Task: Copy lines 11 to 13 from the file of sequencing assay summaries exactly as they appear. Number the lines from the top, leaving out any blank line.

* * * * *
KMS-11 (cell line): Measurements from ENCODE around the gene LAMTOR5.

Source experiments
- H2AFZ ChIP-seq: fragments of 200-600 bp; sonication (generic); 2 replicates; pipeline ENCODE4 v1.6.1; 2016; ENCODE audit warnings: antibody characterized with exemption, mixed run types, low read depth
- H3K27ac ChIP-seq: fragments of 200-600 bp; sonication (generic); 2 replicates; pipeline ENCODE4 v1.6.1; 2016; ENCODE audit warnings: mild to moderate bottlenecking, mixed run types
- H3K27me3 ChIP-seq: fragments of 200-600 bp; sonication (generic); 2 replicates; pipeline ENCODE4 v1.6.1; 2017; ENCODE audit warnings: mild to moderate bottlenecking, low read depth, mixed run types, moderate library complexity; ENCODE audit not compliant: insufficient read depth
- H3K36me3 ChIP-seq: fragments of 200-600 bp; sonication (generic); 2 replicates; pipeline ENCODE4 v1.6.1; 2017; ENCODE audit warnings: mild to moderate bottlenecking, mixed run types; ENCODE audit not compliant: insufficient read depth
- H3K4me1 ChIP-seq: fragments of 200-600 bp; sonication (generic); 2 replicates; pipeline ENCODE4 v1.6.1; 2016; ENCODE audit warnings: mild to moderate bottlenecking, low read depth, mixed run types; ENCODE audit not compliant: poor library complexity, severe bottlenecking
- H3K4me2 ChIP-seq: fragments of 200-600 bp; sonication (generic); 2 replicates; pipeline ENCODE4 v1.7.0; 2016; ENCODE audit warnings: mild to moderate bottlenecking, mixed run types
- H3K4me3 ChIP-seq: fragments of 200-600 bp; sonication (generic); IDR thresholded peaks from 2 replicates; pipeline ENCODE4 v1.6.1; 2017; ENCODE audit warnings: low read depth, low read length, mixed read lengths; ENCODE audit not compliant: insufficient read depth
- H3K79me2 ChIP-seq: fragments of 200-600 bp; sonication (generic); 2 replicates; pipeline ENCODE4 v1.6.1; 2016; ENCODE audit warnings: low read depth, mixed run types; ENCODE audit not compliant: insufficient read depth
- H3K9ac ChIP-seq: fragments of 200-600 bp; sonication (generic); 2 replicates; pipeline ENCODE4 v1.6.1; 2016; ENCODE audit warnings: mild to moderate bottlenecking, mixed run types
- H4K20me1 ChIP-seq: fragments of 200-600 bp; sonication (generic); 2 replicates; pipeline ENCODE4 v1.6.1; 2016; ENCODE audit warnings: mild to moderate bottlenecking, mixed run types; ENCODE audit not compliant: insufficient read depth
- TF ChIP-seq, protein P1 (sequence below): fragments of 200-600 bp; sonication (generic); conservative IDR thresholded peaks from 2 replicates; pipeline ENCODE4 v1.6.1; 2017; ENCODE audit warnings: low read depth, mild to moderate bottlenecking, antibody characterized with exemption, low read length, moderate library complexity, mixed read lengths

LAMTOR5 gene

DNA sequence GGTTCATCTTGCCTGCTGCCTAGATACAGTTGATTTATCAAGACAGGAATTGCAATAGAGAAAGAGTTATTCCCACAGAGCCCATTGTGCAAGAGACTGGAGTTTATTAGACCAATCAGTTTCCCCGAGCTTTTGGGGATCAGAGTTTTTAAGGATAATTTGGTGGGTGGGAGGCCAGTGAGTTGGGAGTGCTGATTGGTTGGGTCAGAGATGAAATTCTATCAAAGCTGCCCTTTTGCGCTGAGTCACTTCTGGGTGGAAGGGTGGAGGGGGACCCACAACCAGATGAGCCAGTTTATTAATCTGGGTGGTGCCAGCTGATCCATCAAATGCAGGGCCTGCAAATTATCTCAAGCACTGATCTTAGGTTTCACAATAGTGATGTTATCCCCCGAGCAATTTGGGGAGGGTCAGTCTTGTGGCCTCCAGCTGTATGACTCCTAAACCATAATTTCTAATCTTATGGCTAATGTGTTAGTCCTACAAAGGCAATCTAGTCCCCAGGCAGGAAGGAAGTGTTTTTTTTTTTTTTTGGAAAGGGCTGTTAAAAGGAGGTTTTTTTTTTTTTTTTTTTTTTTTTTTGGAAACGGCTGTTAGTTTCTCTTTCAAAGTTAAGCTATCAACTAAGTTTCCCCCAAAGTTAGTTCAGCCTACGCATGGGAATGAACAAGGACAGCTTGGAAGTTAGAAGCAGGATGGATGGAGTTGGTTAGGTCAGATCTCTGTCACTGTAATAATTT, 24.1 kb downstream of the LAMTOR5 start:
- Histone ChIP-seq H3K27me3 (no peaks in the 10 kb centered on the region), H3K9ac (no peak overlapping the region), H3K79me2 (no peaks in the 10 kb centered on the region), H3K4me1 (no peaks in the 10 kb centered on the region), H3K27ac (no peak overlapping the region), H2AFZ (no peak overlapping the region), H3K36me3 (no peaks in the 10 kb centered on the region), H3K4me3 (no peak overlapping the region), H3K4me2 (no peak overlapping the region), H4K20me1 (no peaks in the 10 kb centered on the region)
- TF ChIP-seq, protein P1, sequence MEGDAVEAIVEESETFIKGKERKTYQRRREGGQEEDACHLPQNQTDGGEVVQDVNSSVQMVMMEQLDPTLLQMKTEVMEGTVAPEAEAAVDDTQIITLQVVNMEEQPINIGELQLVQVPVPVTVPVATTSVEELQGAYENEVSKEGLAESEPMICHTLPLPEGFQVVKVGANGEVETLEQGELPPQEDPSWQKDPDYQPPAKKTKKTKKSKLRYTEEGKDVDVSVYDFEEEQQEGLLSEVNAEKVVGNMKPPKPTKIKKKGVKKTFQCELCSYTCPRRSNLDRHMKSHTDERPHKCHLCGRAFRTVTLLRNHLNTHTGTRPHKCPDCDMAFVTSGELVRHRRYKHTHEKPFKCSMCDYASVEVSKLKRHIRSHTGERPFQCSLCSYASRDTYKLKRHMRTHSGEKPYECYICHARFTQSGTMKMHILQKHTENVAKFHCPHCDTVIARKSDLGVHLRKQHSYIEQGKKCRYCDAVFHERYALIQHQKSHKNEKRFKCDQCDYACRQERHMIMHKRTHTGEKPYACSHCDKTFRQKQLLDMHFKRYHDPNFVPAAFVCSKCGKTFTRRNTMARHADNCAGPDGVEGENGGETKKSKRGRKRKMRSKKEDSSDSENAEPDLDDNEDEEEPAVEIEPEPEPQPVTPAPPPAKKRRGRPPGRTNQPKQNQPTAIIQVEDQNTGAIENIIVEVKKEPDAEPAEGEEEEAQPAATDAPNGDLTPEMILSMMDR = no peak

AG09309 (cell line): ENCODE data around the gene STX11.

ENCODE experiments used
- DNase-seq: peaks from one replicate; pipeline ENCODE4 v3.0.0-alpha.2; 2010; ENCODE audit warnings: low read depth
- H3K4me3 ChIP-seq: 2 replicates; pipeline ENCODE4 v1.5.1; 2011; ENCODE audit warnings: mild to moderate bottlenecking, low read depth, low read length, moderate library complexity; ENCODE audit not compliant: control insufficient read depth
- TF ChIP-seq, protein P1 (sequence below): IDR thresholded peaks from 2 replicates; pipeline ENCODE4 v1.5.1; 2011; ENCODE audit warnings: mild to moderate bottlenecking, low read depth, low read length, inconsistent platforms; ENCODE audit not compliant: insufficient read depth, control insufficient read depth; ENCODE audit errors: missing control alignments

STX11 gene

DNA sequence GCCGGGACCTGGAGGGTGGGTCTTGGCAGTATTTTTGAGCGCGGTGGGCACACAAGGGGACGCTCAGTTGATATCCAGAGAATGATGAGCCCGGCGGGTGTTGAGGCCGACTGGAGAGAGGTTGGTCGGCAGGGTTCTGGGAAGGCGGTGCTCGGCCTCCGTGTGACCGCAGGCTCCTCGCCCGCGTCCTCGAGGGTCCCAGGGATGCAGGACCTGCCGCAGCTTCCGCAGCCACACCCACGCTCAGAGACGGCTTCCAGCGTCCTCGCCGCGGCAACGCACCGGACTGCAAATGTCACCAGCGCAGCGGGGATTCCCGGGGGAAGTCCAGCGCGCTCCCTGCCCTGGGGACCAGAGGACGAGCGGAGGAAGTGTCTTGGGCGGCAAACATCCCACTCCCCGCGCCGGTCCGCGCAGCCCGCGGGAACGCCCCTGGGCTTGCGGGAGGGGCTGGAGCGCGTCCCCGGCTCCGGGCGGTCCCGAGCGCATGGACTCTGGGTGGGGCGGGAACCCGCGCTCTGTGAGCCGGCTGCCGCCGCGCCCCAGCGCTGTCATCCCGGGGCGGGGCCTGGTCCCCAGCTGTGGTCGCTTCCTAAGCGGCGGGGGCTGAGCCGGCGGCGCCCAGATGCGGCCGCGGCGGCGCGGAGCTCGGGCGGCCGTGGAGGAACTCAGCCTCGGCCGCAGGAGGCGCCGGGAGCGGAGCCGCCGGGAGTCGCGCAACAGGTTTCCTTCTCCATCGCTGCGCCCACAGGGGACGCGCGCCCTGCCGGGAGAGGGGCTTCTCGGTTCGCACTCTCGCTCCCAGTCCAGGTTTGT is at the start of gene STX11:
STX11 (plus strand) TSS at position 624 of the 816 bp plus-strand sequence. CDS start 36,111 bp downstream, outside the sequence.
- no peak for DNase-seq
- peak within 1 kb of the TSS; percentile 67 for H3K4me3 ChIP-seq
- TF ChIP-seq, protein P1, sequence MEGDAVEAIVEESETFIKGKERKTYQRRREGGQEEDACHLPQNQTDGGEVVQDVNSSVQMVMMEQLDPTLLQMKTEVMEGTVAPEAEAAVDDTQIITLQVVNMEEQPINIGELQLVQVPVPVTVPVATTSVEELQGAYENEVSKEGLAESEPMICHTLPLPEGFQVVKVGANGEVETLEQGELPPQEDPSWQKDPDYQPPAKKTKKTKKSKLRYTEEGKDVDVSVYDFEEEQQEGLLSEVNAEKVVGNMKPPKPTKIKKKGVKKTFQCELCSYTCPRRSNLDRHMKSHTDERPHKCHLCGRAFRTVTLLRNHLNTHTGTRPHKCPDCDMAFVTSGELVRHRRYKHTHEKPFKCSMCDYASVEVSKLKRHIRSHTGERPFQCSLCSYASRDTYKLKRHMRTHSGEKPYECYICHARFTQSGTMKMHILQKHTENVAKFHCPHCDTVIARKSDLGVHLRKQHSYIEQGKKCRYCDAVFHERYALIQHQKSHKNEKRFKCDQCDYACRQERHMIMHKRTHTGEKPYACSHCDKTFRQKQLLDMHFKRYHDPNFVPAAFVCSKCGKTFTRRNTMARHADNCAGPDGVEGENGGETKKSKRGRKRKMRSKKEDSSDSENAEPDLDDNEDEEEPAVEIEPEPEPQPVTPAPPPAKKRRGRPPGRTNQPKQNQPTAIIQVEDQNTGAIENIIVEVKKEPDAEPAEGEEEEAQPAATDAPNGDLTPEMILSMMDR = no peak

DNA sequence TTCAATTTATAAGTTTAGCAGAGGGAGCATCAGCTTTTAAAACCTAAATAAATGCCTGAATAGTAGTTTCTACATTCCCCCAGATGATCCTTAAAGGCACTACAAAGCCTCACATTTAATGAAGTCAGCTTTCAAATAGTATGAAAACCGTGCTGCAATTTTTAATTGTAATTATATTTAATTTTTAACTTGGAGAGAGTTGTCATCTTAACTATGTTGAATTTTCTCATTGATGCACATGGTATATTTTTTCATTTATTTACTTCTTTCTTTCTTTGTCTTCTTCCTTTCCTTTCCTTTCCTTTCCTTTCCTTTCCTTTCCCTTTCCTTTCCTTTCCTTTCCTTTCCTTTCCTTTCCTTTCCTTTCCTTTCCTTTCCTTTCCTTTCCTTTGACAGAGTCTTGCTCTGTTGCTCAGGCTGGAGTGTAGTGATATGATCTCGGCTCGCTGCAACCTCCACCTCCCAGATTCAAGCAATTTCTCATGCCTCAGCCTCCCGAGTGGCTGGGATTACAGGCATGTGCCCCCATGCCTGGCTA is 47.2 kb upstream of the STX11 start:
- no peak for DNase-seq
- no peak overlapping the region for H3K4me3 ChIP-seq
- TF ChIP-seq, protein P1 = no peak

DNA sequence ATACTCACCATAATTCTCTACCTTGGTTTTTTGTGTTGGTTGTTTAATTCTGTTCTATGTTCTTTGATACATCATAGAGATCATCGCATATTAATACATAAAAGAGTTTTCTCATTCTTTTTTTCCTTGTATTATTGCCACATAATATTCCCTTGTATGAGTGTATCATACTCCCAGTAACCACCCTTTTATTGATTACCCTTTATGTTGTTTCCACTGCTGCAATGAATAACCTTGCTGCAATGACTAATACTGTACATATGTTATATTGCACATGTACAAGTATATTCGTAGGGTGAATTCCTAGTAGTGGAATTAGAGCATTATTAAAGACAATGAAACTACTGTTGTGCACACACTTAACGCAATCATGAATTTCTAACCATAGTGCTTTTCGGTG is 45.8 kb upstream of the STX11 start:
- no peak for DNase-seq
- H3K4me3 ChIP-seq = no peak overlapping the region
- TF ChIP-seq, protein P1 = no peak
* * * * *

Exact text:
- H3K9ac ChIP-seq: fragments of 200-600 bp; sonication (generic); 2 replicates; pipeline ENCODE4 v1.6.1; 2016; ENCODE audit warnings: mild to moderate bottlenecking, mixed run types
- H4K20me1 ChIP-seq: fragments of 200-600 bp; sonication (generic); 2 replicates; pipeline ENCODE4 v1.6.1; 2016; ENCODE audit warnings: mild to moderate bottlenecking, mixed run types; ENCODE audit not compliant: insufficient read depth
- TF ChIP-seq, protein P1 (sequence below): fragments of 200-600 bp; sonication (generic); conservative IDR thresholded peaks from 2 replicates; pipeline ENCODE4 v1.6.1; 2017; ENCODE audit warnings: low read depth, mild to moderate bottlenecking, antibody characterized with exemption, low read length, moderate library complexity, mixed read lengths